Anything sound familiar there? Google has built an empire by “polluting” its search results with ads. Its defenses may seem impenetrable, but it has one potential point of weakness: a competitor who’d be able to supply users answers rather than links to websites that might have answers.

At 1 p.m. ET today, Microsoft is holding a press event at which it is expected to unveil a new version of its search engine, Bing, that incorporates ChatGPT, the fairly astonishing conversational, generative AI unveiled late last year. If a leaked version is to be believed, the new Bing is built around this promise: “Ask real questions. Get complete answers.” Along with traditional search results, you’ll also be able to chat with “your AI-powered answer engine.” The new Bing is part of Microsoft’s massive $10 billion investment into ChatGPT’s maker, OpenAI.

Google could see this coming, of course, so it tried to get ahead of the news yesterday by announcing its own AI-powered chatbot, Bard. It’s available to “trusted testers” now, becoming “more widely available to the public in the coming weeks.”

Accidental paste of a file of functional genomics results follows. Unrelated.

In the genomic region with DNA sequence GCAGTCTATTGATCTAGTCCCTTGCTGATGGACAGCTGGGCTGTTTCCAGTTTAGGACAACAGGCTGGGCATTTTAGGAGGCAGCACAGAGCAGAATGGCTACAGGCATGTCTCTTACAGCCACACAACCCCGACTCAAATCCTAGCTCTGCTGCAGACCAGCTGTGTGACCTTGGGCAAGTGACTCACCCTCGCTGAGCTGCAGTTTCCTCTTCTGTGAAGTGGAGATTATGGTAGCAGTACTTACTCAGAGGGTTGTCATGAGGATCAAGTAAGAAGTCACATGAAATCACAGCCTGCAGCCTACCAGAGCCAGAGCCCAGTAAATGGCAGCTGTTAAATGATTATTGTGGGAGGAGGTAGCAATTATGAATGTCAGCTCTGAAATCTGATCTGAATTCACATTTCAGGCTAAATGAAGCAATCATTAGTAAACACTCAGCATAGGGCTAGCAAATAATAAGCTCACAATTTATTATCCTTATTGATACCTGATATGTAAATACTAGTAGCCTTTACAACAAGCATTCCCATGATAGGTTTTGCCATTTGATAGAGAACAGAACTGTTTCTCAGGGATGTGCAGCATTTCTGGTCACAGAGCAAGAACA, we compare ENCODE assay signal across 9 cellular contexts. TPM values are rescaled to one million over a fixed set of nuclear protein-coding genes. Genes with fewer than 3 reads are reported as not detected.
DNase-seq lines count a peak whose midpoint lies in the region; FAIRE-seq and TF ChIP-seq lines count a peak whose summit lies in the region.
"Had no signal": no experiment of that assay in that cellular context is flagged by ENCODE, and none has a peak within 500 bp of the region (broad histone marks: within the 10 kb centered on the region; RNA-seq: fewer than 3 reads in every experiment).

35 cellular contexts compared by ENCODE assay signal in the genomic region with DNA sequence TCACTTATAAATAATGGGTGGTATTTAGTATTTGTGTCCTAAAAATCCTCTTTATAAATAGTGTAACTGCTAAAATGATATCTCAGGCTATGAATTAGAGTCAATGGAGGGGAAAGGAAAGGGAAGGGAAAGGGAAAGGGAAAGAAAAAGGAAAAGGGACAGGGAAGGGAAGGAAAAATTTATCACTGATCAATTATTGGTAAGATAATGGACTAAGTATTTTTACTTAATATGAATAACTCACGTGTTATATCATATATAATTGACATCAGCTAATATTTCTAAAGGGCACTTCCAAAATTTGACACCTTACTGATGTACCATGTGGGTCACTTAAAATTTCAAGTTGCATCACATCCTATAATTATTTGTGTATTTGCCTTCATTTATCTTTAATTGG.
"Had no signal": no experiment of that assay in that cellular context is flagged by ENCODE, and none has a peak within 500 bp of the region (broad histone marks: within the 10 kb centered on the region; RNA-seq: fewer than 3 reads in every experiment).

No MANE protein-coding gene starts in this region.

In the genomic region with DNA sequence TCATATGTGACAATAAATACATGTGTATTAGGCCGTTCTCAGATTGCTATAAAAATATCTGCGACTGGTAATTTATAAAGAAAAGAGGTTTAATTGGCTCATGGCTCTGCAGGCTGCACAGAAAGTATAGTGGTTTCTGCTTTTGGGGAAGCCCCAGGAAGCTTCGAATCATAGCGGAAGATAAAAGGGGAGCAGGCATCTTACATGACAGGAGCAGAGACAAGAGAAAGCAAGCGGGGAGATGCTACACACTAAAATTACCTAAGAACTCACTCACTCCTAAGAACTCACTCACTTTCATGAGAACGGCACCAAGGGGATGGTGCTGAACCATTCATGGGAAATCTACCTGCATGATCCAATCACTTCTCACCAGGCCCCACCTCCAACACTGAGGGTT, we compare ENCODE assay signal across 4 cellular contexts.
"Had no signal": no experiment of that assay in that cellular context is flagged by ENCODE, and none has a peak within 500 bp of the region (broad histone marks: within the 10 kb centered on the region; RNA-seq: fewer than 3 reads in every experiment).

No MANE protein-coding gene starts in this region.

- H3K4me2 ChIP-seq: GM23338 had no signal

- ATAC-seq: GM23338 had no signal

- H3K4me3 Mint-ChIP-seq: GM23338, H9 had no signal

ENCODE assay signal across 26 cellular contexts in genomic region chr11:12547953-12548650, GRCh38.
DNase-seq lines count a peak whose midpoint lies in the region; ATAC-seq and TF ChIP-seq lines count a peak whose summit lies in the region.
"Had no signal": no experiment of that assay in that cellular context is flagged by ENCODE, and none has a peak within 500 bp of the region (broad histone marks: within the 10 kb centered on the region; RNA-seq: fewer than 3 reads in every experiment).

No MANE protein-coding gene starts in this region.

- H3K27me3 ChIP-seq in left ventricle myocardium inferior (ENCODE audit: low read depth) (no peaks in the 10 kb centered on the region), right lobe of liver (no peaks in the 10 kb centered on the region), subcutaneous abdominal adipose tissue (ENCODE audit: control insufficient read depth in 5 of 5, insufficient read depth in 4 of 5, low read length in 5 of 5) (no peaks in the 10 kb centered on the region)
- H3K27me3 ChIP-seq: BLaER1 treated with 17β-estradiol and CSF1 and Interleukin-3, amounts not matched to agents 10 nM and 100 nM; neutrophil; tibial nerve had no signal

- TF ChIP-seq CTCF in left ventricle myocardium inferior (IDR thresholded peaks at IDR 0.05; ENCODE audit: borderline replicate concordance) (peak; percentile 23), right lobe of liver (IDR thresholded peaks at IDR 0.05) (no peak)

(Amusingly enough, even back in that 2011 interview, it was Bing that Mossberg argued was already ahead of Google in giving direct answers to search queries. Schmidt even agreed, “in some narrow cases.”)

This is all extraordinarily exciting stuff — the most important shift in consumer technology since the iPhone, I’d wager. In my nearly 30 years on the Internet, I’ve never been less confident predicting what it’ll all look like in a year or two. Will these new interfaces simply mean a modest improvement in 5% or 10% of our search requests? Or will AI become the dominant way we interact with information online? At the rate of improvement we’re seeing — “the scale of the largest AI computations is doubling every six months, far outpacing Moore’s Law” — putting any cap on the possibilities feels perilous.

But there’s a more narrow matter, of interest to the news business, that we can foresee. Right now, in lieu of those direct “answers,” Google sends a lot of traffic to news sites — more than any other external source by far. Newsrooms spend time and money figuring out a lot of those answers, and the reward they’ve traditionally reaped for them has been web traffic, monetized through ads.

But the more questions Google answers without a click, the less traffic those “answering” news sites will get. Less traffic means fewer ad impressions, which means lower revenue.

As I put it back in 2011: